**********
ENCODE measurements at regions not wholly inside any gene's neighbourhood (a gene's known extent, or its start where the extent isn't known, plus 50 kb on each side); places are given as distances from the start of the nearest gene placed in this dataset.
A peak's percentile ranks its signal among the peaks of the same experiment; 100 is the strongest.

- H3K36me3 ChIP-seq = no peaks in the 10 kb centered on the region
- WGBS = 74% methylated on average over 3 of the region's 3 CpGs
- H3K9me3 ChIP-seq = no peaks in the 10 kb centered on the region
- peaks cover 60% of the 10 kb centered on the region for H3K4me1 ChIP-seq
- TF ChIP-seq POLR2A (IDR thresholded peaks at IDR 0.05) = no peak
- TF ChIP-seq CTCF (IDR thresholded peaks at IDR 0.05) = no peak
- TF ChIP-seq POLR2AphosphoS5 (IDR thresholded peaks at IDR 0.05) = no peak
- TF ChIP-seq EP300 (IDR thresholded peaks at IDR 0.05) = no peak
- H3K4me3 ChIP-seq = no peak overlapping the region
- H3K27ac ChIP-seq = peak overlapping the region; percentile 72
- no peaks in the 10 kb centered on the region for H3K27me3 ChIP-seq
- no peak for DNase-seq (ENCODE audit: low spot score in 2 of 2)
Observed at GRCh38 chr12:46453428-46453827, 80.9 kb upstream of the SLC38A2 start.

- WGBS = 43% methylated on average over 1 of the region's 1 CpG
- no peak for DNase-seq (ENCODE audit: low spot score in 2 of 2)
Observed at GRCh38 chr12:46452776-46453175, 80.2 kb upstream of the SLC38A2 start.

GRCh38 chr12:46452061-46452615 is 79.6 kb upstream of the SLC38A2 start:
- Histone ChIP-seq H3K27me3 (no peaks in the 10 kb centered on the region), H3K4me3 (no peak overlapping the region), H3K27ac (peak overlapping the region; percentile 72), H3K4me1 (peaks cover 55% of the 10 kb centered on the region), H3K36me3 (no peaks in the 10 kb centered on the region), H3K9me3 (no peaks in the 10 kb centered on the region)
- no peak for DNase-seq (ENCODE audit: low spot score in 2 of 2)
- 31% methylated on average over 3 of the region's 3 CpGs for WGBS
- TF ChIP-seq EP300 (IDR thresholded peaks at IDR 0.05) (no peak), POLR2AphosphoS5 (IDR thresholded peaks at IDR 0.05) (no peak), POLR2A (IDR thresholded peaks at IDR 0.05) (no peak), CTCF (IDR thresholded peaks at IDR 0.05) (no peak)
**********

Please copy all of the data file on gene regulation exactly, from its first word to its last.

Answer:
ENCODE measurements at regions not wholly inside any gene's neighbourhood (a gene's known extent, or its start where the extent isn't known, plus 50 kb on each side); places are given as distances from the start of the nearest gene placed in this dataset.
A peak's percentile ranks its signal among the peaks of the same experiment; 100 is the strongest.

- H3K36me3 ChIP-seq = no peaks in the 10 kb centered on the region
- WGBS = 74% methylated on average over 3 of the region's 3 CpGs
- H3K9me3 ChIP-seq = no peaks in the 10 kb centered on the region
- peaks cover 60% of the 10 kb centered on the region for H3K4me1 ChIP-seq
- TF ChIP-seq POLR2A (IDR thresholded peaks at IDR 0.05) = no peak
- TF ChIP-seq CTCF (IDR thresholded peaks at IDR 0.05) = no peak
- TF ChIP-seq POLR2AphosphoS5 (IDR thresholded peaks at IDR 0.05) = no peak
- TF ChIP-seq EP300 (IDR thresholded peaks at IDR 0.05) = no peak
- H3K4me3 ChIP-seq = no peak overlapping the region
- H3K27ac ChIP-seq = peak overlapping the region; percentile 72
- no peaks in the 10 kb centered on the region for H3K27me3 ChIP-seq
- no peak for DNase-seq (ENCODE audit: low spot score in 2 of 2)
Observed at GRCh38 chr12:46453428-46453827, 80.9 kb upstream of the SLC38A2 start.

- WGBS = 43% methylated on average over 1 of the region's 1 CpG
- no peak for DNase-seq (ENCODE audit: low spot score in 2 of 2)
Observed at GRCh38 chr12:46452776-46453175, 80.2 kb upstream of the SLC38A2 start.

GRCh38 chr12:46452061-46452615 is 79.6 kb upstream of the SLC38A2 start:
- Histone ChIP-seq H3K27me3 (no peaks in the 10 kb centered on the region), H3K4me3 (no peak overlapping the region), H3K27ac (peak overlapping the region; percentile 72), H3K4me1 (peaks cover 55% of the 10 kb centered on the region), H3K36me3 (no peaks in the 10 kb centered on the region), H3K9me3 (no peaks in the 10 kb centered on the region)
- no peak for DNase-seq (ENCODE audit: low spot score in 2 of 2)
- 31% methylated on average over 3 of the region's 3 CpGs for WGBS
- TF ChIP-seq EP300 (IDR thresholded peaks at IDR 0.05) (no peak), POLR2AphosphoS5 (IDR thresholded peaks at IDR 0.05) (no peak), POLR2A (IDR thresholded peaks at IDR 0.05) (no peak), CTCF (IDR thresholded peaks at IDR 0.05) (no peak)